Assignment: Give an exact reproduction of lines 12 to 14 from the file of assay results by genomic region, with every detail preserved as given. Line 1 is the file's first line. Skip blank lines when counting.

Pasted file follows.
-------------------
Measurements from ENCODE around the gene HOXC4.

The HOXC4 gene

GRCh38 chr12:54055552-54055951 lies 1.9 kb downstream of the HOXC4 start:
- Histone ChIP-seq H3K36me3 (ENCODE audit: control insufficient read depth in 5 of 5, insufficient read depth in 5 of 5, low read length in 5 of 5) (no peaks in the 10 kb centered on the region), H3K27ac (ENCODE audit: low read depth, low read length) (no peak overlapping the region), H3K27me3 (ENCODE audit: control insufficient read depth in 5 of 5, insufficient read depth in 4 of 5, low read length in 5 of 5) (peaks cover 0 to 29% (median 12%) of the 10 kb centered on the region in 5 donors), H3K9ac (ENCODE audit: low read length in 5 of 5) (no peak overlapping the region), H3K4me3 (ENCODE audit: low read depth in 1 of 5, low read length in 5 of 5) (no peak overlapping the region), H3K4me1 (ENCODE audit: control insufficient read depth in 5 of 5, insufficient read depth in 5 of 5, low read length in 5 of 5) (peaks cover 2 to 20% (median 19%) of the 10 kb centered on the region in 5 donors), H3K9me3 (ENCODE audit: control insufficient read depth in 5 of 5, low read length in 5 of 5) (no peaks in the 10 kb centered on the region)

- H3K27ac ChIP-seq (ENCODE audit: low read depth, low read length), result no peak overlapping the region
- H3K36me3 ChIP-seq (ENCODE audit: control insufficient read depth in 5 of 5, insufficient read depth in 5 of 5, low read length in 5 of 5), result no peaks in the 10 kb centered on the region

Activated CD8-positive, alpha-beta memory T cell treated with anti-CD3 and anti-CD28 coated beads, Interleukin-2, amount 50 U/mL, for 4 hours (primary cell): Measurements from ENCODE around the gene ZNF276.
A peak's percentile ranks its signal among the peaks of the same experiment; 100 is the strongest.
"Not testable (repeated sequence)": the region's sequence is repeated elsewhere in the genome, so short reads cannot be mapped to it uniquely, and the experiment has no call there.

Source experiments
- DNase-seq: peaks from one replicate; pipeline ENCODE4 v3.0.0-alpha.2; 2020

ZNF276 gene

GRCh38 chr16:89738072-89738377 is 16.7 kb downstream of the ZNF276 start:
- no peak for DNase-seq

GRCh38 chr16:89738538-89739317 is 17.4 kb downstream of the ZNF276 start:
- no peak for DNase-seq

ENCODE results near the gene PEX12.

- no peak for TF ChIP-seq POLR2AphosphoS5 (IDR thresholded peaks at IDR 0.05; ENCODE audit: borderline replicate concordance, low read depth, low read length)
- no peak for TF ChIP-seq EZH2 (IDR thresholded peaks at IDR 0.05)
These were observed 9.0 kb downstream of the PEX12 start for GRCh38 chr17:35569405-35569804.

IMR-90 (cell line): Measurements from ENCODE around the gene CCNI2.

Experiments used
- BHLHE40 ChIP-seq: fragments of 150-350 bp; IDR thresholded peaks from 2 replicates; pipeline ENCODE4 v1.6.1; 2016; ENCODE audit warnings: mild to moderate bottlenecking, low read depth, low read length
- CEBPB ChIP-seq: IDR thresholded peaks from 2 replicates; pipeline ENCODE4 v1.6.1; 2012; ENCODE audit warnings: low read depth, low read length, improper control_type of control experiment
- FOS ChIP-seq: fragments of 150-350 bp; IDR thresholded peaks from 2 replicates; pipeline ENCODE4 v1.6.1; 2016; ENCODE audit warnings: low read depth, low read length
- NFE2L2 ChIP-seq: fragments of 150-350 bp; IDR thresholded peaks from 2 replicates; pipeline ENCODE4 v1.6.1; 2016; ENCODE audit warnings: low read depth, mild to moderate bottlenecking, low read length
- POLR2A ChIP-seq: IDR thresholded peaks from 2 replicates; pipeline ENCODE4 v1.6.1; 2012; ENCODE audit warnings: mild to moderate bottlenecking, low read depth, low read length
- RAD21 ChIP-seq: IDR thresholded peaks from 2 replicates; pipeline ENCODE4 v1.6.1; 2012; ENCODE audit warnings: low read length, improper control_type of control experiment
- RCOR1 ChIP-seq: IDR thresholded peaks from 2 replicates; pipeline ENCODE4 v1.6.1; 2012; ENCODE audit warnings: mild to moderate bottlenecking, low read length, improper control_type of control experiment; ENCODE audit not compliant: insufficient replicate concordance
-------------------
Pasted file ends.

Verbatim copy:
ZNF276 gene

GRCh38 chr16:89738072-89738377 is 16.7 kb downstream of the ZNF276 start:
- no peak for DNase-seq